Saturday, December 16, 2017

Necropolis of Shah-i-Zinda - Samarkand

The Necropolis of Shah-i-Zinda in Samarkand, Uzbekistan, a UNESCO World Heritage Site, was one of the "wow" moments of our trip to Central Asia. We drove up to it along some clay cliffs with grave markers along the top and came to a huge rectangular entrance with cliffs and domed buildings behind it. It is a complex of 20 or more buildings built from the 11th to the 19th centuries.
Necropolis of Shah-i-Zinda, from the front. 
This photo, from Wikipedia, gets it from the side and gives a better sense of the whole complex, and the facade character of the entrance.
This borrowed photo, from the other side, gives a whole different perspective. 
The front facade.
One of the domes (turqoise) of the Kazi Zade Rumi Mausoleum.
The buildings are in three groupings: lower, middle and upper. The entrance, part of the lower grouping, was built under Ulugbek between 1434 to 1435. That large square to rectangular entrance is one of the distinguishing and striking elements of Islamic architecture in Central Asia. A double-cupola mausoleum, with two turquoise domes on high drums, dedicated to Kazi Zade Rumi, a scientist and astronomer, was built under Ulugbek about the same time as the entrance (however, a 1977 archaeological study of the crypt appears to have discredited the idea that the crypt was Rumi's) . 
The entrance, from the other side, and the entrance mosque, right.
The two domes of Kazi Zae Rumi, looking down from above. 
The stairs from the lower grouping to the middle grouping. 
Up a long set of stairs sits the middle grouping, mausoleums built during the last quarter of the 14th century and first half of the 15th century for Timur's (Tamerlane's) relatives, military and clergy. A portal-domed crypt, built in 1372, houses the remains of Shadi Mulk Aga, a niece of Timur. Across the walkway is the mausoleum of Timur's sister, Shirin Bika Aga. 
At the top of the stairs and through the arch is the beginning of the middle grouping, a stunning set of turquoise and blue tiled buildings. 
A map of the complex.
Looking through the arch, the other direction. 
A narrow alley is the corridor through the necropolis.
The alley is flanked by massive facades covering old mausoleums.
We were there during bright light. I would love to be there in the magical light of sunset when these colors would be incredible. 
The dome inside the Mausoleum of Shadi Mulk Aga.
The domes from the outside.
I loved the simple brickwork that created this ridged dome.
This crude appearing multi-directional brick is the outside covering of the beautiful domes inside. 

Close-ups of some of the amazing tile work.

The dome inside the Mausoleum of Shirin Bika Aga.

Amazingly beautiful muqarna.

Further back in the middle grouping, to the northeast, is the Kusam  (also Qutham) ibn Abbas complex, consisting of his mausoleum and mosque, built in the 16th century over the legendary site where he was buried.  Shah-i-Zinda, or Shakhi Zinda, means "the living king" and refers to Kusam ibn Abbas who was a cousin of the prophet Muhammad. According to legend, he came with the Arab invasion in the 7th century to propagate Islam, arriving in 640 and spending 13 years in Samarkand. He was beheaded by Zoroastrians while he was praying. However, he disappeared into a crevice that miraculously opened up at the time of his death and he still lives near a deep well in an underground paradise, with his head in his hands. The shrine of Kusam ibn Abbas is fronted by an old wooden door dated to 1404 to 1405 with elaborate carvings and which once had ivory inlays. The interior has tile decorations in the mihrab and on the ceilings of the antechambor where pilgrims prayed. There are beautiful muqarnas (small pointed niches stacked in stair-like tiers)  right below the dome. The cenotaph (empty tomb or monument) is decorated with blue, yellow, white and green tiles as well as gilt and Koranic inscriptions and surrounded by a wooden screen. An inscription on the cenotaph reads, "Those who are slain while following Allah's way are never counted dead. No, they are alive."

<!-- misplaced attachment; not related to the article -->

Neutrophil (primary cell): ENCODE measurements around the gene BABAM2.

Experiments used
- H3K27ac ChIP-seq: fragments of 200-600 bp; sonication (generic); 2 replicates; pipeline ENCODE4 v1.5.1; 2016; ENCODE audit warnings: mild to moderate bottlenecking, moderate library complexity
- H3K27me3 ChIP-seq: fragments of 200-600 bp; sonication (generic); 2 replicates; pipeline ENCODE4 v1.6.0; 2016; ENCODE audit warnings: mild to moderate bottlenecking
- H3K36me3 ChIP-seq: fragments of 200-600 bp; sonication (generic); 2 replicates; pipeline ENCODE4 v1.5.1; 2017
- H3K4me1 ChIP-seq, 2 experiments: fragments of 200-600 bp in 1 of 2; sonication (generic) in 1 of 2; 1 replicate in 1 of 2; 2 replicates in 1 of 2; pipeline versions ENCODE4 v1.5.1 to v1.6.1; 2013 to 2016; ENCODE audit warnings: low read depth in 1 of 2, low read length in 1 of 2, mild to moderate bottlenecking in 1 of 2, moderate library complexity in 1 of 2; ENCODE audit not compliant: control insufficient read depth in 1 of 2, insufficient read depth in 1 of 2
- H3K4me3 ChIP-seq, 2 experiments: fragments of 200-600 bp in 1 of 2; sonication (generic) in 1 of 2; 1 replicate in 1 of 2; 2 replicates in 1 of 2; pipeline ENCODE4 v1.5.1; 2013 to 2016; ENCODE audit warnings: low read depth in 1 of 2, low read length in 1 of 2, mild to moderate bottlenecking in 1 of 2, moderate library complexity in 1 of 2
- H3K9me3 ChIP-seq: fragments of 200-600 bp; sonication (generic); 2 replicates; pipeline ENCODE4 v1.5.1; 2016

The entrance to the Kusam ibn Abbas complex straight ahead.
Inside the door of the Abbas complex, looking back outside.
Inside the Abbas Mausoleum.
Part of a mosque
The same mihrab from the mosque, but taken from further back and revealing the beautiful work in the white walls.

Chandelier inside the Mausoleum.

From inside the mausoleum, looking out onto some of the earliest parts of the complex: foundations and grave markers. One of my favorite photos.
From a different angle.
Just across from the shrine is the mausoleum of Amir Burunduq (aka Buruduq), Tamerlane's general.  

The upper grouping has three mausoleums forming an upper courtyard-like end to the alley. There is a mausoleum and mosque for Tamerlane's wife, Tuman Aqa, from the early 15th century, which has a blue dome that dominates this part of the necropolis; a mausoleum for Hajji Amad, (aka Khodja-Akhamad), built in the 1340s before Tamerlane, and the anonymous mosque of "a girl who died chaste," built in 1361.
Part of the upper grouping.
The dome of the Tuman Aqa Mausoleum from the edge of the grave yard.

Beyond the upper grouping, and around the sides, is Samarkand's main cemetery. We found this cemetery, as well as other cemeteries in Central Asia, to be fascinating. Many of them have portraits of the deceased on the headstone and other fun and sometimes extravagant structures. 

From the cemetery, looking at the complex.

1 comment:

  1. This was such a spectacular place. Your pictures are wonderful, but even they don't do the visual shock of the place justice. It really was a "Wow!" experience.